The Suzuki RL250 was one of the few bikes I’ve owned that was a constant disappointment and a complete competitive disaster. The RL was an awful trialer, with little torque, a poor suspension, too much height, and poor reliability. It was my first trials bike and my first Suzuki. After the Rickman 125 ISDT, the RL250 was the second new bike I ever owned, and the last.
Since the bike sold so poorly, Suzuki dumped their inventory, in late 1974 for almost 1/3 what I paid for the bike. That left a taste in my mouth that has only recently mellowed, allowing me to buy my 1999 Suzuki SV650. My $1,100 investment was instantly devalued to something less than $400, the revised, devalued price of a new RL in 1975 & 1976 (it was still the 1974 model, but they dumped their mistake in Suzuki dealers for another two years).
The only reason I can think of for owning one of these things, today, would be as an example of 1970’s crappy Japanese workmanship. The welds were embarrassing, a few weeks after buying the bike I re-welded a significant portion of the bike frame. There were spots where the welds actually missed the seam. It was probably one of the first Japanese production bikes with a chrome-moly frame and it showed their inexperience with their new welding equipment. Their faith in chrome-moly was dramatized by the spindly character of the RL250’s frame. Several other RL250 sufferers discovered that hard riding of this bike would result in busted frame members and one co-Suzuki trialer managed to snap off the swingarm at its frame attachment point in a Nebraska event.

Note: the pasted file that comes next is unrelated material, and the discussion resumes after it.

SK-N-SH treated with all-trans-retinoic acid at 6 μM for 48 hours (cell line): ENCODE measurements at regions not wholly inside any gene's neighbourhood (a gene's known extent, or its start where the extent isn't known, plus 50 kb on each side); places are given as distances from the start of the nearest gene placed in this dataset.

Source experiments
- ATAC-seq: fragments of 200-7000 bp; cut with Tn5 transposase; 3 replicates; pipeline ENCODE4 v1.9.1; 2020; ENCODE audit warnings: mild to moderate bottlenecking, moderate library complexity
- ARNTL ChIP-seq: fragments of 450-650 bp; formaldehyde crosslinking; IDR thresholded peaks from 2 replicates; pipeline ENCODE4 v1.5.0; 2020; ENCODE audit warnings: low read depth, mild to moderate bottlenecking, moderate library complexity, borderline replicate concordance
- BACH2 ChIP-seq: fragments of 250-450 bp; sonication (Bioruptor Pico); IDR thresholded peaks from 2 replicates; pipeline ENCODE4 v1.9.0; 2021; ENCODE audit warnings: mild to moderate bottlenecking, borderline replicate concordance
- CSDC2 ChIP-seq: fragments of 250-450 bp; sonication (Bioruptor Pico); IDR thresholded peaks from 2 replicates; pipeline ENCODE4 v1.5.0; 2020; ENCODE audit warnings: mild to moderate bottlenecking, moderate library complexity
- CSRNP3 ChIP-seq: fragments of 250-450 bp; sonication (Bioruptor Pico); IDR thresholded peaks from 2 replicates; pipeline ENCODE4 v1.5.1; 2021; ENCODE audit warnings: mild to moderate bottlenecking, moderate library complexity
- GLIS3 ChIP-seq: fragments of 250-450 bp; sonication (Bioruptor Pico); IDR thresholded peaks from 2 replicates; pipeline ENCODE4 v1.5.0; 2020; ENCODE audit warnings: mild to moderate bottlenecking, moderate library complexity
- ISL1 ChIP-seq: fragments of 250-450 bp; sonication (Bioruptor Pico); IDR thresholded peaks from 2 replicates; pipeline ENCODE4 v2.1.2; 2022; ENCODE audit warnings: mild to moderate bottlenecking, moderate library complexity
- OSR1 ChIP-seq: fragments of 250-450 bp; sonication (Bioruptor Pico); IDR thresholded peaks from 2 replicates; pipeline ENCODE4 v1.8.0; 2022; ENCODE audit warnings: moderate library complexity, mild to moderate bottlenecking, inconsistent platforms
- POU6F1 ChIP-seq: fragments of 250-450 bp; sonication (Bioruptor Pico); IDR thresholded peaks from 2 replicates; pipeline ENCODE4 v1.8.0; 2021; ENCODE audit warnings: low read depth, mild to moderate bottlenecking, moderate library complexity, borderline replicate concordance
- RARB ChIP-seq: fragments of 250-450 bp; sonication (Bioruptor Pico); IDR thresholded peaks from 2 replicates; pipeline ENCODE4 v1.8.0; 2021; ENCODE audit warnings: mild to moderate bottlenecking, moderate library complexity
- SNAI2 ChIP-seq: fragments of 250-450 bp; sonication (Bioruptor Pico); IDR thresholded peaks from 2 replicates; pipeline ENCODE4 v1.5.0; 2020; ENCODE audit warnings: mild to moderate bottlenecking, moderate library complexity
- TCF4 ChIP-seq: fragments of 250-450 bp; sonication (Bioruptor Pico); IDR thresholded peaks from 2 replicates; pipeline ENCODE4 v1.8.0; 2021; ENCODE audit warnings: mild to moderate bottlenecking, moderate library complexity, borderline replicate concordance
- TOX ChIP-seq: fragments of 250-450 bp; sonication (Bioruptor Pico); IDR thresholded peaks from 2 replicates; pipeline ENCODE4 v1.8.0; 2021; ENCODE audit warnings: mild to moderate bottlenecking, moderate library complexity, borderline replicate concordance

Since the bike was worthless as a trialer, I added a little padding to the seat and used it as a weird trail bike. It was more fun, with that intent, but still unreliable. If you dropped the bike on its left side, and the motor kept running, the main seal on the opposite side self-destructed. I’ve witnessed this a couple of times at recent “vintage” events and, apparently, there is still no fix for this sad design. The forks leaked constantly. The air box was far from water-tight. The suspension was awful, at best, for any purpose. The engine lacked torque and blew up if you tried to overcompensate with revs.
The only claim to fame Suzuki made for this bike was its inventory-dumping price. In mid-1975, I saw them, new, on showroom floors for $400. I believe it was only imported into the US in 1974, although it took dealers at least three years to unload the inventory.
I am amazed to see these things at vintage events, usually grossly overpriced and often in like-new condition. In competition, the rider will be an old geezer who decided to pretend a 1974 bike is a time machine he can use to recover some missing piece of his youth. Typically, the rider is stumbling through the course, missing corners, rolling over tape, hanging up on 6″ logs, and sliding down hills heading for a painful high-side at the bottom. Anyone who can win a real trials event on the RL is, either, cherry-picking or an amazing rider. I’ve never seen anyone win on an RL, but some of the “vintage trials” events are so undemanding that I’m sure it’s happened in the last few decades.
The happy side of all this is that most of the current RL owners are retired executives or other idle rich characters. I couldn’t wish a better bike on that class of scumbag.